Recommended by John Patrick Bray

  • Backyard Stonehenge
    31 May. 2024
    If you build a replica of Stonehenge in your yard (using your scary neighbor’s landscape stones without permission), will it make you feel bigger, will it make the wonders of the world feel closer, or maybe just smaller? Priskorn gives us a touching and comedic look at a couple trying to pick up the proverbial pieces after one of them makes an irreversible mistake that costs them not only a trip to see the real thing, but possibly their marriage. Maybe a small Stonehenge can provide a much needed miracle, which may last even after the neighbor finds out.
  • Oldest in the County – A Radio Play
    31 May. 2024
    The way the townsfolk at the local diner talk about RuthAnn, I feel like I know her! What starts as a folksy Our Townish piece takes a deliberate turn. There are secrets Sara has been keeping. A secret. A big one. Fans of Sam Shepard and Horton Foote would do well to check out this truly terrific play by Debra A. Cole - what an ending!
  • Park Benches
    31 May. 2024
    Two strangers on a park bench. One wishes for silence. The other wants to talk about ducks. Whistling ducks, in fact. They mate for life. If one loses the other it’s abject heartbreak. But Agnes is here to let David know that it’s okay. And in doing so reminds us all that when it’s time to let go, there is no defeat in doing so. We the living carry the loss while those who leave may find a peace in their release. Friedman has written a truly resonate piece.
  • Familiar
    31 May. 2024
    LeBlanc’s characters are so richly textured it’s hard to believe this is a work of fiction. My mother-in-law had dementia; moments in this play hit home. Really hard. Leblanc should be commended for handling such a terrifying and heartbreaking issue with such patience and kindness towards his characters. I feel like I know Lou. I highly recommend this work!
  • No More Flowers
    31 May. 2024
    I love the notion that what we see in a work of art is a projection of ourselves, imposing meaning from our own subjective stance, and often how much we (well, men in this case) decide what it is we want to see based on our prescribed notion of an artist based on their gender/sex. Freud, man. Dans Hall turns Freud (and by extension, Lacan) on his head. Mulvey-esque joy. I highly recommend this play!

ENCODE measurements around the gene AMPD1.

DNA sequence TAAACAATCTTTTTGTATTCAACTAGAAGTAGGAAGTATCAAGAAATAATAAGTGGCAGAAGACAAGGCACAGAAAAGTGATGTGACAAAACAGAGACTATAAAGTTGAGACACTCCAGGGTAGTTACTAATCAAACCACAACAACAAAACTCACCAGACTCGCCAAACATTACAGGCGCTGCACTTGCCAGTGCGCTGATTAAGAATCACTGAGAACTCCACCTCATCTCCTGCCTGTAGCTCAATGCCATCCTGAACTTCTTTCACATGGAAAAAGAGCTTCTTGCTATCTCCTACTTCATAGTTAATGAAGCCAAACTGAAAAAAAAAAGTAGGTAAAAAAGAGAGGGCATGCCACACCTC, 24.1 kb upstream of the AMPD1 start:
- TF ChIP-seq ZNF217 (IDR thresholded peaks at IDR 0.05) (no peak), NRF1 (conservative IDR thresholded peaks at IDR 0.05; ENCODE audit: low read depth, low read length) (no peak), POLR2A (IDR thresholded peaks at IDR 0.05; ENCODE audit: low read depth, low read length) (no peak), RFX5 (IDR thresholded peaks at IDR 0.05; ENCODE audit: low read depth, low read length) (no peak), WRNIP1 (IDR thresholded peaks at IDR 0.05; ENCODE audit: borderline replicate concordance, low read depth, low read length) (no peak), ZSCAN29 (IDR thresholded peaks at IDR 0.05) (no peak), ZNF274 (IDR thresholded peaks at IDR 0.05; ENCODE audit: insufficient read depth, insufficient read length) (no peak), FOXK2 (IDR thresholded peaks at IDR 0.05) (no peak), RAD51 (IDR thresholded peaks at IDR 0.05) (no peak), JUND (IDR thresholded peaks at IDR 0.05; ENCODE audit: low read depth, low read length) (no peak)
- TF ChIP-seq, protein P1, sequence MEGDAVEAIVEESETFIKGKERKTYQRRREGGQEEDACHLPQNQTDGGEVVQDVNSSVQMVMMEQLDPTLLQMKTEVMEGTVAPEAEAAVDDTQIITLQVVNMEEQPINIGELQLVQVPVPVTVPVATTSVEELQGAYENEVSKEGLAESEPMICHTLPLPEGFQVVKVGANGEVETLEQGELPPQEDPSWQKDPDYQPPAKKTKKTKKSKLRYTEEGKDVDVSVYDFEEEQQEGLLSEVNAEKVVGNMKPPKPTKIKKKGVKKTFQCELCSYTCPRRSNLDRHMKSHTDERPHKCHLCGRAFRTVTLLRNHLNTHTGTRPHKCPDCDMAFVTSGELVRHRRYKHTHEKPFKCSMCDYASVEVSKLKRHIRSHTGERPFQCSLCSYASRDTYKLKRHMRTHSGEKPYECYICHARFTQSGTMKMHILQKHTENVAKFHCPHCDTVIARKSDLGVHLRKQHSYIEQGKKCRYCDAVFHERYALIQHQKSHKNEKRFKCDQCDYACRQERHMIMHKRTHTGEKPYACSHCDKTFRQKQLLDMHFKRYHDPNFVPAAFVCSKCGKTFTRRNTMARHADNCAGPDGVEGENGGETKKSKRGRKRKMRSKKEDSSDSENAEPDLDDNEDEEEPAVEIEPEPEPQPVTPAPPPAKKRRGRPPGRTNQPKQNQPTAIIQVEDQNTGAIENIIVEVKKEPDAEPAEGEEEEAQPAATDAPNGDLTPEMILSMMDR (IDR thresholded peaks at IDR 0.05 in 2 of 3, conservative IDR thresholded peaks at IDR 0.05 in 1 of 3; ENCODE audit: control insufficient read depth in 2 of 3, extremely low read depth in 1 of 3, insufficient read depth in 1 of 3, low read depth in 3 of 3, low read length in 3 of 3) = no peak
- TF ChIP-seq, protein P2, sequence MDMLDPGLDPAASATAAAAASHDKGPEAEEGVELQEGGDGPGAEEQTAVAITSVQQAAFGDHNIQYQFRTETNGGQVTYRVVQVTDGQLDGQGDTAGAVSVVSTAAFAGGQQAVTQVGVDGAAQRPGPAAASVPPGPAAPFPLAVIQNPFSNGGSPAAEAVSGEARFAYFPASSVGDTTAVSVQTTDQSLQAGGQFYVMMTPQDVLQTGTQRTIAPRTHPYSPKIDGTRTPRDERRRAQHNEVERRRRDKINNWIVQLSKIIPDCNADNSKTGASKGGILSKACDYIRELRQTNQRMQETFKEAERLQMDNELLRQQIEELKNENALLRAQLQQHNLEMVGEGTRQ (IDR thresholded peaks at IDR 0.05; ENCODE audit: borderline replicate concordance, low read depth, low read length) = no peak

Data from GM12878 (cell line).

• The Butterfly Anchor
    19 Feb. 2024
    It is such a treat to read a play written by someone who is sure in their craft, guiding the reader from one moment to the next, foregrounding rich and nuanced characters who all feel like real people just trying to make sense out of human desires and mortality. Friedman's play is emotionally resonant, but never saccharine. It's honest. The most surprising arc is that of Katherine, Brian's mother; I won't say more here because you should experience the play yourself. These are great roles and I truly hope to see it produced.
    6 Nov. 2023
    Zevon. Female werewolf. Detox. An ice bucket. We watch Wesley attempt to come to the reality of his situation: he is lost. He doesn’t know which city he’s in, but that doesn’t matter. Being lost isn’t about geography. Any city. Every city. There’s the lie of sobriety and the hope for some kind of redemption. Is this pretty young woman a manifestation of himself, someone he lost, or the recognition that without her wearing the mask he himself is the monster in the room? A terrific short play!
  • Did you do the thing yet, Joe?
    29 Sep. 2023
    Spooky. Hilarious. Metatheatrical. Fast. Plausible. Scott Sickles and Arnold. CJS. Too much fun.

    But. I am uncertain.

    Did you do the thing yet, Joe?
  • An Image of Love
    7 Jul. 2023
    A sincere examination of longing and heartache. Marriages are complicated. Messy. Peter and Helen understand the complexities of the heart and how the past can haunt. Triplett writes fully realized characters, and his command of dialogue is so strong it is hard to imagine Peter and Helen aren’t real people. The final tableau is perfect. Truly well done!
  • The Remarkably Unremarkable Crucifixion of Emma Reynolds
    2 Apr. 2023
    I am sitting here, reading this monologue on Palm Sunday. I saw a play earlier this week where a man, telling his life story, said that he has found a way to remain awake while going under anesthesia; he can now feel the drug working and can catch the second before he goes under. He will do the same right before he dies. It unnerved me. Prillaman is doing something similar here. He's catching a moment. An awful moment. And just letting it hang there. Suspended. While life continues all around you.